NASA: Robots essential to installing space station backbone

Space shuttle Discovery astronauts use robotic arms to unload, install truss and solar arrays.

Two NASA robotic arms Thursday played critical roles in the installation of what essentially is the last piece of the backbone of the International Space Station.

The space shuttle Discovery docked with the space station on Tuesday afternoon. The shuttle's seven-astronaut crew is delivering the S6 truss, which is the backbone piece, along with a nearly 5,000-pound, 230-foot set of solar arrays. The arrays are attached to the truss and may begin generating power for the space station as soon as Friday.

A robotic arm onboard the space shuttle, dubbed Canadarm, and a robotic arm onboard the space station, dubbed, in turn, Canadarm 2, were used Wednesday to unload the truss from the space shuttle's cargo bay, according to Mike Curie, a spokesman for NASA.

Thursday, astronauts Steve Swanson and Richard Arnold set out on a six-and-a-half-hour space walk to install the truss. Curie said that the robotic arm on the space station maneuvered the truss into place while the space walkers watched to make sure it was aligned exactly. Then the astronauts screwed in the bolts while Canadarm 2 held the truss in place. The power and data cables have been attached to the truss and are expected to be powered up later Thursday.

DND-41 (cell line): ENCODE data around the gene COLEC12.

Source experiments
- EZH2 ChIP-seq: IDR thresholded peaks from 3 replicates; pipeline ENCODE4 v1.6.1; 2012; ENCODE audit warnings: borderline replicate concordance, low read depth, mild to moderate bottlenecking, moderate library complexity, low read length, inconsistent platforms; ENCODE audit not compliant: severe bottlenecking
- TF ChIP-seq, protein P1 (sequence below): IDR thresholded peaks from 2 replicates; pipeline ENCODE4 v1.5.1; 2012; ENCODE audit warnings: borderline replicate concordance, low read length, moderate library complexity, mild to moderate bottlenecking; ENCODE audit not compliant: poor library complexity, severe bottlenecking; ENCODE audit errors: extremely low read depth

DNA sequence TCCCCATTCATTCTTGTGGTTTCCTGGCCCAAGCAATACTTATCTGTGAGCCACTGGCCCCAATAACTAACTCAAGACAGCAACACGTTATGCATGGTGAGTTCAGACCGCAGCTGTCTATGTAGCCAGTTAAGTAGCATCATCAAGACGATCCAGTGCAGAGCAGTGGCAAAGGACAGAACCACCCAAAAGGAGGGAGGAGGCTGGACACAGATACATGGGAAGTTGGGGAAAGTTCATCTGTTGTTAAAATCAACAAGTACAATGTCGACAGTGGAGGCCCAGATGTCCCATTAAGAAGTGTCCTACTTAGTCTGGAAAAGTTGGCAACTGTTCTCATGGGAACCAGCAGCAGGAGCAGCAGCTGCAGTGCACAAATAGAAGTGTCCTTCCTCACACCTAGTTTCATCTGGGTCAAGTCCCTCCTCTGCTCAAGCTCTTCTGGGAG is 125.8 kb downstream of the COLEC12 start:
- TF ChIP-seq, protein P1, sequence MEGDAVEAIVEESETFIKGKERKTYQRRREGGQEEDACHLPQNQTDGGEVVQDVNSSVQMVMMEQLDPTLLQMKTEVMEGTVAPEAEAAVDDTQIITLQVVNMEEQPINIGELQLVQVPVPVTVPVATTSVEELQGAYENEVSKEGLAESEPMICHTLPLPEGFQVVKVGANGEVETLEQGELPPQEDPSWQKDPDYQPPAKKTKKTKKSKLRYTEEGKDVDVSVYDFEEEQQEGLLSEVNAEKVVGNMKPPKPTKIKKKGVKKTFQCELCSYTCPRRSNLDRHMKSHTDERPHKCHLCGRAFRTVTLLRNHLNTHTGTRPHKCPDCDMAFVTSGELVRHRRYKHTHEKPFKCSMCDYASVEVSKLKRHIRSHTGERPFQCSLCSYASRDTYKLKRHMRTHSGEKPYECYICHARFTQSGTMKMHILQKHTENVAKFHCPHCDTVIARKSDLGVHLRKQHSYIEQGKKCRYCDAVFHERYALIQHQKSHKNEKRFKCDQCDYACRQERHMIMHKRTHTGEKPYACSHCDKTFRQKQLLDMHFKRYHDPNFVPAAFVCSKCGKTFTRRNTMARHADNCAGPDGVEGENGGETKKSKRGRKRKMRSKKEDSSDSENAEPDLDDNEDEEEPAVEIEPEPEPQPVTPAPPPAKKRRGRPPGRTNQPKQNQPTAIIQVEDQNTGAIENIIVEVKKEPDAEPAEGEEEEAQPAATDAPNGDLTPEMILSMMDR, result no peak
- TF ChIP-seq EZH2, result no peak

On Friday, the solar arrays are slated to be unfurled and set up. They are designed to gather energy through 32,800 solar cells and then transfer that power through the truss to the space station's batteries.

Curie said they simply couldn't do the work without the use of robotics.

"We rely heavily on the combination of robotics and astronauts to accomplish these tasks," said Curie in an interview with Computerworld. "Without Canadarm 2 and the original Canadarm on the shuttle, we wouldn't be able to move these heavy objects. We would never be able to complete the space shuttle without these robotics. They're essential to the construction of the International Space Station."

Last fall, NASA said that the future of space exploration will depend on humans and robots working hand-in-hand as manned and unmanned missions head back to the moon, to Mars and the farther expanses of space.

Carl Walz, director of advanced capabilities at NASA and a former astronaut, said, "We're just starting to scratch the surface of these concepts. It'll be absolutely critical. What we're trying to do is figure out how best to incorporate human exploration and robots. I think the nature of exploration will be different [because of robots]."

Another NASA robotic arm was installed on the space station last spring. Dextre -- a US$200 million, 12-foot-tall robot with a 30-foot wing span -- is designed to take on most of the maintenance jobs required outside of the space station, thus cutting back on the number of dangerous space walks the astronauts must make.

Curie said Dextre wasn't used to help unload or install the truss because it's designed for more detailed work, while Canadarm 2 is geared to take on more heavy-lifting. Dextre, Canadarm and Canadarm 2 were all built for NASA by the Canadian Space Agency, which is based in Saint-Hubert, Quebec.

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Sharon Gaudin

Computerworld
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